Personally, for him, his engagement in an International Volunteer Day event, where he mentored youth through the Children of Regions NGO, stands out as his most cherished accomplishment. Witnessing the demotivation among young men from various regions, particularly concerning their impending military service, struck a chord with him.

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“I hoped to open their eyes to the realities and opportunities within Armenia, countering the notion that prospects are invariably better abroad,” he reflects.

Brigitta Davidjants discovering Armenia

Brigitta Davidjants, who holds a doctorate in musicology from the Estonian Academy of Music and Theatre, came to Armenia with her partner and three children. She embarked on a unique journey, driven by a dual mission of exploring her heritage and utilizing her academic and journalistic skills to foster understanding and advocate for Armenia’s complex socio-political landscape. Her engagement through AVC was a professional endeavor and a personal quest to bridge the gap between her Armenian identity and her life in Estonia. “Like many other diasporan Armenians, coming to Armenia, I wondered if I could be helpful in the current situation,” she says.

Placed with CivilNet, a prominent Armenian online television and media platform, Davidjants contributed articles on Armenian-Estonian relations, the Armenian Genocide and the Armenian diaspora in Estonia. Beyond CivilNet, Brigitta’s engagement with Rerooted offered her a chance to document the harrowing experiences of refugees who had escaped Baku. This work involved conducting in-depth interviews and transforming these conversations into compelling narratives that shed light on the human cost of conflict.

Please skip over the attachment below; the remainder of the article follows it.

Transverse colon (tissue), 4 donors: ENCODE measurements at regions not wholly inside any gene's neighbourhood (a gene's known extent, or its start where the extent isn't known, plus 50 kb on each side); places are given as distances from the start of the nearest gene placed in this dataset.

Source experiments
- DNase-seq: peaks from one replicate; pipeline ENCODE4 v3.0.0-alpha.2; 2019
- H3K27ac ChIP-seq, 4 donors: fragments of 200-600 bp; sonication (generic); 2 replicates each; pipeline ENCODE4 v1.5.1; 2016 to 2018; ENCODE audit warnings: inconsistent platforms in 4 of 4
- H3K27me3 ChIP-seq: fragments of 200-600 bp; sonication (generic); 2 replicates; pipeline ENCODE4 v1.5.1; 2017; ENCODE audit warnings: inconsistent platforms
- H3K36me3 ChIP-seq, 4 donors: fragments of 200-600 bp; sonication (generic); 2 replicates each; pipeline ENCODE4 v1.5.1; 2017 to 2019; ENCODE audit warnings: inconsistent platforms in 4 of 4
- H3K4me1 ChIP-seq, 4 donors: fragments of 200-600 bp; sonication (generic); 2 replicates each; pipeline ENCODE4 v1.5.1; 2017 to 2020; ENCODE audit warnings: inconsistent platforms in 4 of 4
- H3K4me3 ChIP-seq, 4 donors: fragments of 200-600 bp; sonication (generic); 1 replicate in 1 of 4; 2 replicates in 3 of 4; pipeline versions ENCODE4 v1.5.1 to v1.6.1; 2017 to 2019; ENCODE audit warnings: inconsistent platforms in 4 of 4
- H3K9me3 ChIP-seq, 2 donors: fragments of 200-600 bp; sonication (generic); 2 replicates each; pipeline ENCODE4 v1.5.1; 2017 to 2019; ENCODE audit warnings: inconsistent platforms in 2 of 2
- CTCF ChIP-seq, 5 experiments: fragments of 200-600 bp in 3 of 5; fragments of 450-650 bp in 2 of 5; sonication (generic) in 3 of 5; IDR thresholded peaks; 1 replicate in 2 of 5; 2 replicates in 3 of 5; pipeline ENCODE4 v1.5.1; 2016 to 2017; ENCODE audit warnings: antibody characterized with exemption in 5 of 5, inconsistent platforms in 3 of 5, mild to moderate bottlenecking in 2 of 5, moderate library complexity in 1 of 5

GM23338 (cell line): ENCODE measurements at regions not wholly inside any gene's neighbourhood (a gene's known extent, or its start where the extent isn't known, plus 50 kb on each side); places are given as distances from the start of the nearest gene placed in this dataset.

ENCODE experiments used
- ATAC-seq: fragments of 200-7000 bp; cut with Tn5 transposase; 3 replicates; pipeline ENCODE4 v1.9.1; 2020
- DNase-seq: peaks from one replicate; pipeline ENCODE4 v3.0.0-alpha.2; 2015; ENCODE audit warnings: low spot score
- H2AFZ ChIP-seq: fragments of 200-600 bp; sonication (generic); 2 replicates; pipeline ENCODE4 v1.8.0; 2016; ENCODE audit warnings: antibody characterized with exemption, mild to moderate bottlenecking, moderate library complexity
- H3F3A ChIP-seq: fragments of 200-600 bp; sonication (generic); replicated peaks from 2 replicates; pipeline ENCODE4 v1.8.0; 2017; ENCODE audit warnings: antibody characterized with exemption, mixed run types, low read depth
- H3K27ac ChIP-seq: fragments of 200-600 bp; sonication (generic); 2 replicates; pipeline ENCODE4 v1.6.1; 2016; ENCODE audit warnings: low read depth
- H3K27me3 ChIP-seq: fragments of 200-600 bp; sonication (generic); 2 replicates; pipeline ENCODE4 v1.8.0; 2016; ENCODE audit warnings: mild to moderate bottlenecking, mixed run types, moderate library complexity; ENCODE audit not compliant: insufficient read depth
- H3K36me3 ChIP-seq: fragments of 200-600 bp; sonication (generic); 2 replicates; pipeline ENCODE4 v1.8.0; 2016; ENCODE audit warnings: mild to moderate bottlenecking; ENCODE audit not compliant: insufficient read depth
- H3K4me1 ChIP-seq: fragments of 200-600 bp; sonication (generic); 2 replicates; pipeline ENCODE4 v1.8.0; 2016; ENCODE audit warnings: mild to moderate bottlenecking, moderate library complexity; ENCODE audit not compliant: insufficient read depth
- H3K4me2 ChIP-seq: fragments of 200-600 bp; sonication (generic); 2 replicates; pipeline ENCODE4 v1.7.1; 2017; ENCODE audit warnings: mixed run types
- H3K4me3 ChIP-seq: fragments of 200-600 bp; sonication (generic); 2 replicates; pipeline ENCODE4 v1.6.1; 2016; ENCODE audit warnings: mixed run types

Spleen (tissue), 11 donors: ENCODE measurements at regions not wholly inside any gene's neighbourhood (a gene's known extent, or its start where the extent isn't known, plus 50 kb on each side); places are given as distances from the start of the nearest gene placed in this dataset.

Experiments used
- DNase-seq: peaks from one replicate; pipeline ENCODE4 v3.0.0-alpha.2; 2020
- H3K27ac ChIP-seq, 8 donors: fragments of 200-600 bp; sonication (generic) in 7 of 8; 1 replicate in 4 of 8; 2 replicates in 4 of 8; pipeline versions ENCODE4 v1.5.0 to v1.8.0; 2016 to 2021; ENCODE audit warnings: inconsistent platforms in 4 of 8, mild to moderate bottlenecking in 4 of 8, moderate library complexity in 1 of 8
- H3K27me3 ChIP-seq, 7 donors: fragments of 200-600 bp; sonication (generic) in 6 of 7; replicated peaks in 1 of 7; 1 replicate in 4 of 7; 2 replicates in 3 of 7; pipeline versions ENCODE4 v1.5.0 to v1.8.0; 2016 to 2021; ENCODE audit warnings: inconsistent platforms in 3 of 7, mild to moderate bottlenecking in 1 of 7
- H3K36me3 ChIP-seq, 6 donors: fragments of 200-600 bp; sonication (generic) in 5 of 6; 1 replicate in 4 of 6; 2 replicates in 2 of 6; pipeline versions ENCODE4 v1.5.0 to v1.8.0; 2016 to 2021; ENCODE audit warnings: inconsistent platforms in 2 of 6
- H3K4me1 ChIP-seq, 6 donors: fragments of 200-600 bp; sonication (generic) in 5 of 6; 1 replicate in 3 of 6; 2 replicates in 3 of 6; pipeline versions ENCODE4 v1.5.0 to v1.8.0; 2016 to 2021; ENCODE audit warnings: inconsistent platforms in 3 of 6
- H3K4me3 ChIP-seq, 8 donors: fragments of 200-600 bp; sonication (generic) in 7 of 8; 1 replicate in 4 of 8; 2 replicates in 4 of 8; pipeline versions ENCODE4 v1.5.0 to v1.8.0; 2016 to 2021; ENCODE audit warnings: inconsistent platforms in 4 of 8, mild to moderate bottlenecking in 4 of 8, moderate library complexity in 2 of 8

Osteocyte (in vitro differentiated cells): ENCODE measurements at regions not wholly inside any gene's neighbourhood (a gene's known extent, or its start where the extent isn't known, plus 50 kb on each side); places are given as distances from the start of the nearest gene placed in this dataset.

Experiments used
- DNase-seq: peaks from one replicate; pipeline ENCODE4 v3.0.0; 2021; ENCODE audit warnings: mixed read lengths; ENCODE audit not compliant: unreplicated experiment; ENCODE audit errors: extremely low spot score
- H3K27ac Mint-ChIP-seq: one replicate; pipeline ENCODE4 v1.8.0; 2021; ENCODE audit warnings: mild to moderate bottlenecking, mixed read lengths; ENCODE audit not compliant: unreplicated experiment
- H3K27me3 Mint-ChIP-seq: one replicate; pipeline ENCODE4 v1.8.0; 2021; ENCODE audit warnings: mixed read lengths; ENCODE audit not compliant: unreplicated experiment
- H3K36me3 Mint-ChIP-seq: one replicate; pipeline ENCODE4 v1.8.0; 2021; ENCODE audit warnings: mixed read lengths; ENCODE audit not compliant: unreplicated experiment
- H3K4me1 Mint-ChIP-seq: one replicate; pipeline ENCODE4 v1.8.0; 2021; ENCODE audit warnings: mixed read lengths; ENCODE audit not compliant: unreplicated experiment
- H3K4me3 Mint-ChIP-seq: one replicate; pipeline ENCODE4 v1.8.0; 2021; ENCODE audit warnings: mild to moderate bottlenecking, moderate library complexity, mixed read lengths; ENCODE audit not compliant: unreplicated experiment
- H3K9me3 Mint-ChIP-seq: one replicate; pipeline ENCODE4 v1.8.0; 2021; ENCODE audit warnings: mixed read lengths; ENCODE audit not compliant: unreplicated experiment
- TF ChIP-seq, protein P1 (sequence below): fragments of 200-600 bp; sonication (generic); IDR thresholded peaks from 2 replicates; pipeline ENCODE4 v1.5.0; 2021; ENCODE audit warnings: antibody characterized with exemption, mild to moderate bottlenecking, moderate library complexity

Her time in Armenia was not without its challenges. Balancing her professional commitments with her role as a mother and partner, she navigated the complexities of living and working in a new environment. Throughout her stay, Davtjants built a network among local journalists; this network, she believes, will be instrumental in her continued efforts to advocate for Armenia and bring its stories to a broader audience.

Linda Haddad, a management professional originally from Lebanon and now living in Italy, exemplifies the impact that strategic thinking and a deep commitment to Armenia can have through volunteerism. Her journey with the AVC leveraged her background in project management, strategy, finance, process optimization and marketing to make a tangible difference. “Watching the recent events unfold from afar was nothing short of devastating. Like every Armenian, both within and outside Armenia, I was driven by a deep desire to help in any way I could,” Haddad explained.